Characteristics of Infectious Disease

Infectious diseases that spread from one host to another are called communicable or contagious diseases. Some contagious diseases, such as colds and measles, are easily transmitted. The ease of spread of a contagious disease partly reflects the infectious dose, or the number of microbes necessary to establish an infection. For example, the intestinal disease shigellosis is quite contagious in humans because only 10 to 100 cells of a Shigella species need be ingested to establish infection; in contrast, sal-monellosis, which is not as contagious, requires ingestion of as many as 106 cells of Salmonella Enteritidis. The difference in these infectious doses reflects, in part, the ability of Shigella species to survive the acidic conditions encountered during passage through the stomach. Generally, the infectious dose is expressed as the ID50, an experimentally derived figure that indicates the number of microbes administered that resulted in disease in 50% of a population. ■ Shigella, p. 613 ■ Salmonella Enteritidis, p. 616

Course of Infectious Disease

The course of an infectious disease includes several stages (figure 19.2). The interval between introduction of an organism to a susceptible host and the onset of illness is the incubation period. The incubation period may vary considerably, from only a few days for the common cold, to several weeks for hepatitis A, to many months for rabies, and even years for Hansen's disease (leprosy). The length of the incubation period depends on the number of organisms encountered, the condition of the host, and many other factors.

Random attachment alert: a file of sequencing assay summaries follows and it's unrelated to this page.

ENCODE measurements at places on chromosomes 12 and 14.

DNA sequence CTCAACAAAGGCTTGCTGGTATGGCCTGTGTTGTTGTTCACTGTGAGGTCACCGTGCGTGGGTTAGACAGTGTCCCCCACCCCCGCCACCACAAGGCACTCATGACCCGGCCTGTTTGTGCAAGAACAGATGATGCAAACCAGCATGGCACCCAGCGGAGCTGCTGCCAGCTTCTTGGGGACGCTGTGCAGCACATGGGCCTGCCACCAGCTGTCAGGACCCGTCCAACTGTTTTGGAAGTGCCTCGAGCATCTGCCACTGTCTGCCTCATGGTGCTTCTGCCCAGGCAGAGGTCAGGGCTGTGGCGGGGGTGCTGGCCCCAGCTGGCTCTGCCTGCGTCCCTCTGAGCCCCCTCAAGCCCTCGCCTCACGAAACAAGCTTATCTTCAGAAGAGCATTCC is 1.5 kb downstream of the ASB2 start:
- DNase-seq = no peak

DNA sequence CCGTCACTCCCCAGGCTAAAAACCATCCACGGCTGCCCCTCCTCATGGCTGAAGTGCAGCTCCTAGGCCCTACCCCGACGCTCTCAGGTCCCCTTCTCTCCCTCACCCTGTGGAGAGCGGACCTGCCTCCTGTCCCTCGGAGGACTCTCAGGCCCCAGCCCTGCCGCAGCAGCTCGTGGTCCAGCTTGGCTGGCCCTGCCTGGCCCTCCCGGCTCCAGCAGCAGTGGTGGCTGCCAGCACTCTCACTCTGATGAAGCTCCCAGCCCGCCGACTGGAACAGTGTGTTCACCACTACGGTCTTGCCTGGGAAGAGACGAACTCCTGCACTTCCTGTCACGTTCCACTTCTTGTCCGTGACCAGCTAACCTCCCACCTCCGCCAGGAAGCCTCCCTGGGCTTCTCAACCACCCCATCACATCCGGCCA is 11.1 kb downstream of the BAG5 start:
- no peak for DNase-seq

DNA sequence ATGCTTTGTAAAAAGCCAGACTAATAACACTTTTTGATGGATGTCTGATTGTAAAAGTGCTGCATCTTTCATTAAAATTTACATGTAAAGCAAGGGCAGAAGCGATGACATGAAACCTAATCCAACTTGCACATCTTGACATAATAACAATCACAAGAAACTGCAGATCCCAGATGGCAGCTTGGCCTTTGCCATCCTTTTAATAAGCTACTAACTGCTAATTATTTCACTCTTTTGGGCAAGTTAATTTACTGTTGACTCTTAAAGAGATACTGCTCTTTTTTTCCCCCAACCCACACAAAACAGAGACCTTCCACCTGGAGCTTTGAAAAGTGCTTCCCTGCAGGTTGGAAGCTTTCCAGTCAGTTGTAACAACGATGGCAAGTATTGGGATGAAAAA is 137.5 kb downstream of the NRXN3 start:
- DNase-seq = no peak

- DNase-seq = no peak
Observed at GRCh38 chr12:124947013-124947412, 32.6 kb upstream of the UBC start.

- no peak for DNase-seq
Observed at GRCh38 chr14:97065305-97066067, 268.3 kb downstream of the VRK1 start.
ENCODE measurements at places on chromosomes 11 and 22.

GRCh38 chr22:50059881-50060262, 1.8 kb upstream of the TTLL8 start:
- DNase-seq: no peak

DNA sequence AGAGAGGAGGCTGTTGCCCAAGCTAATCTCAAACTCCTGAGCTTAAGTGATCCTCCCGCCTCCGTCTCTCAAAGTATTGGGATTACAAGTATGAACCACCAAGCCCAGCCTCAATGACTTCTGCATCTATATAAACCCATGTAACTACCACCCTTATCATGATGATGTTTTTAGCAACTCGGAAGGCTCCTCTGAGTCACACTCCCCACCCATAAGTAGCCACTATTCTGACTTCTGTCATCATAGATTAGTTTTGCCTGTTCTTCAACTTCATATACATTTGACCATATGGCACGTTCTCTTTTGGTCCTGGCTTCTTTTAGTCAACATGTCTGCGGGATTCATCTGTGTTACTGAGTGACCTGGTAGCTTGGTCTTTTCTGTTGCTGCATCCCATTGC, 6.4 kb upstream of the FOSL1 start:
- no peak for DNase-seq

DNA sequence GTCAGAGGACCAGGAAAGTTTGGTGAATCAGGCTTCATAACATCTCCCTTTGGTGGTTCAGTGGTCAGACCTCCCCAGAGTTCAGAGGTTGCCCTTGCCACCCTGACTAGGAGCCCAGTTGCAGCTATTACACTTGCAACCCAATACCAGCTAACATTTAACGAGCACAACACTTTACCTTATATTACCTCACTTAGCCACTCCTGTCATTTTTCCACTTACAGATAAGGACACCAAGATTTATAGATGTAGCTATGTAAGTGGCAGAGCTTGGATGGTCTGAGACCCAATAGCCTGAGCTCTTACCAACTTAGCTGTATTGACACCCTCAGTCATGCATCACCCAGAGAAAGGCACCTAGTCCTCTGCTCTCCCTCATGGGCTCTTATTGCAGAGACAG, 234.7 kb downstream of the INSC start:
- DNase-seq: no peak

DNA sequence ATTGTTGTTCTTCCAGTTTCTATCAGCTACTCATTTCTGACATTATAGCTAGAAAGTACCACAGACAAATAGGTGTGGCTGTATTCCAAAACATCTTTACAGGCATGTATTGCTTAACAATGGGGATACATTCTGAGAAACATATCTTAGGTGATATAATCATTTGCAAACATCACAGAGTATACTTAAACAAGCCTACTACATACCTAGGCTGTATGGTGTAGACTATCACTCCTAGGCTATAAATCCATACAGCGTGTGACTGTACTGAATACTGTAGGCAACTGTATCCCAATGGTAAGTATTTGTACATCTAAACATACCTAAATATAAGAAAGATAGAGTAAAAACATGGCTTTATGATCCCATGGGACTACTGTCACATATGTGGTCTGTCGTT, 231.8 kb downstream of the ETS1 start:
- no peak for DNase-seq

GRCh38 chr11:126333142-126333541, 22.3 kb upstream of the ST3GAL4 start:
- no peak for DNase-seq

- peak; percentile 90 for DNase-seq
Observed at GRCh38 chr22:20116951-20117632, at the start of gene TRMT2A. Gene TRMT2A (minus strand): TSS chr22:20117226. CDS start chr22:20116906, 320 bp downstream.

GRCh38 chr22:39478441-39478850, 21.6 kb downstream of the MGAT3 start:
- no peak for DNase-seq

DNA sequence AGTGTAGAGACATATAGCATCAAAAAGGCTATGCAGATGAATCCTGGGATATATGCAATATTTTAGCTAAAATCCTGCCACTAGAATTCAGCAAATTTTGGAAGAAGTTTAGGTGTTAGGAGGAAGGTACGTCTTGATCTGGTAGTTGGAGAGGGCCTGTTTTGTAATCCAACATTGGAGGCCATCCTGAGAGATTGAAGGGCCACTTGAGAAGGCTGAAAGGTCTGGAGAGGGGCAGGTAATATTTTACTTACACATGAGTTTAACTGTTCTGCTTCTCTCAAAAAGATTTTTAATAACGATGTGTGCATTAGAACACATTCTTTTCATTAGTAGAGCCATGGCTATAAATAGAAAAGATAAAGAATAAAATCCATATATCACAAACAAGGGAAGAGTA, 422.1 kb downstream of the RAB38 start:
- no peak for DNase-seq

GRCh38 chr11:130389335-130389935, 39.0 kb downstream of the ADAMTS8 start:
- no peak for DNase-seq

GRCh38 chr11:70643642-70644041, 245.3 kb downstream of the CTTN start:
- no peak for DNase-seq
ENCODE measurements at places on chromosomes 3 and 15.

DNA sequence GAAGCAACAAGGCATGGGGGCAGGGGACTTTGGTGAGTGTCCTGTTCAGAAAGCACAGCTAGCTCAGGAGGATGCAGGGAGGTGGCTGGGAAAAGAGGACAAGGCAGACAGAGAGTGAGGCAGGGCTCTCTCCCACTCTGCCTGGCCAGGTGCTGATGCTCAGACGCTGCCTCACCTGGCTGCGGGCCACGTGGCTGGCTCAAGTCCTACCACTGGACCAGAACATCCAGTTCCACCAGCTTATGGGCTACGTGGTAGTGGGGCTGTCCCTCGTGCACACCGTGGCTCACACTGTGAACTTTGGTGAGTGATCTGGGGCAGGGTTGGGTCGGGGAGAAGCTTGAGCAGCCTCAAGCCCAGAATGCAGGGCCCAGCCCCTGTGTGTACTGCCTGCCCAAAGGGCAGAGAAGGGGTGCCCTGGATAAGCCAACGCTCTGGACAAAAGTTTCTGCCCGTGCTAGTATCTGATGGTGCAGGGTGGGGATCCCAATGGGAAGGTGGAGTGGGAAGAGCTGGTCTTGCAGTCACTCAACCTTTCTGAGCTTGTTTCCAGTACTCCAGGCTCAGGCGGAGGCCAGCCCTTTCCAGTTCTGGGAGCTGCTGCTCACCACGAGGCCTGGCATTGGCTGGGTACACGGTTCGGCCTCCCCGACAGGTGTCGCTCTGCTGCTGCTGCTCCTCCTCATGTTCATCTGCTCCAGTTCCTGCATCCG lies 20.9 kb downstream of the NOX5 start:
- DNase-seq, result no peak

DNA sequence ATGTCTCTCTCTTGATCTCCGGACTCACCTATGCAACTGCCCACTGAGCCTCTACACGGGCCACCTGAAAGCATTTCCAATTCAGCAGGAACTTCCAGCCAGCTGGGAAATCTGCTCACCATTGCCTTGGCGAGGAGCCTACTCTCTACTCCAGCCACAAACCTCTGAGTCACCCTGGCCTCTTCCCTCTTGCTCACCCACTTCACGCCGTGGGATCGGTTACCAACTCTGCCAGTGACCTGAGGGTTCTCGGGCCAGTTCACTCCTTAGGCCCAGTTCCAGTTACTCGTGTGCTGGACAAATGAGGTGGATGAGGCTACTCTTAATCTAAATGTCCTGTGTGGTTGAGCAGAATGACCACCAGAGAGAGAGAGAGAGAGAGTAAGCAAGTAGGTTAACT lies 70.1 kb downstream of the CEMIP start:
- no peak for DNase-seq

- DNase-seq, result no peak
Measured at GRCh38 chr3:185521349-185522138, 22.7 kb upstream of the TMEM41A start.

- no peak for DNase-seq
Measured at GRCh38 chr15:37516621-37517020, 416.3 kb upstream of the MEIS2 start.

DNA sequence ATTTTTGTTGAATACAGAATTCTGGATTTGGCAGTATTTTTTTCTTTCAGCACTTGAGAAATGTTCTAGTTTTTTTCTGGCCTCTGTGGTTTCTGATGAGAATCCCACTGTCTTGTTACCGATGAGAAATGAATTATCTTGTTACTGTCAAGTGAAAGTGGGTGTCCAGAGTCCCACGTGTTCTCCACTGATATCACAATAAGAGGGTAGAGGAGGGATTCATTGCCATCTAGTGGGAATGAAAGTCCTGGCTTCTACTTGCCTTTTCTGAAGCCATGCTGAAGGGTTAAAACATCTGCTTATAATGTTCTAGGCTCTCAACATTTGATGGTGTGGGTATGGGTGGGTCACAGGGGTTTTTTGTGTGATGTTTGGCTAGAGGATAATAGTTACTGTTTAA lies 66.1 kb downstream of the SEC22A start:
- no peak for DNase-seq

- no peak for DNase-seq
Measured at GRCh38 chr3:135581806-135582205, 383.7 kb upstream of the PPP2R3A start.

A phase of illness follows the incubation period. During this period a person will experience the signs and symptoms of the disease. After the illness subsides, there is a period of convalescence, the stage of recuperation and recovery from the disease. Even though there is no indication of infection during the incubation and convalescent periods, many infectious agents may still be spread. Some individuals, called carriers, may harbor infectious agents for months or years and continue to spread pathogens, even though they themselves show no signs or symptoms of the disease. The impact of carriers on spread of disease will be discussed in chapter 20. ■ carriers, p. 489

Following recovery from infection, or after immunization, the host normally will have developed specific antibodies and immune cells that prevent reinfection with the same organism or virus. In most cases, the host is no longer susceptible to infection with that particular infectious agent.

19.3 Principles of Infectious Disease 463

Duration of Symptoms

Infections and the diseases they cause are often described according to the timing and duration ofthe symptoms (see figure 19.2):

■ Acute infections are characterized by symptoms that have a rapid onset but last only a short time; an example is strep throat.

■ Chronic infections develop more slowly and last longer, for months or years; an example is tuberculosis.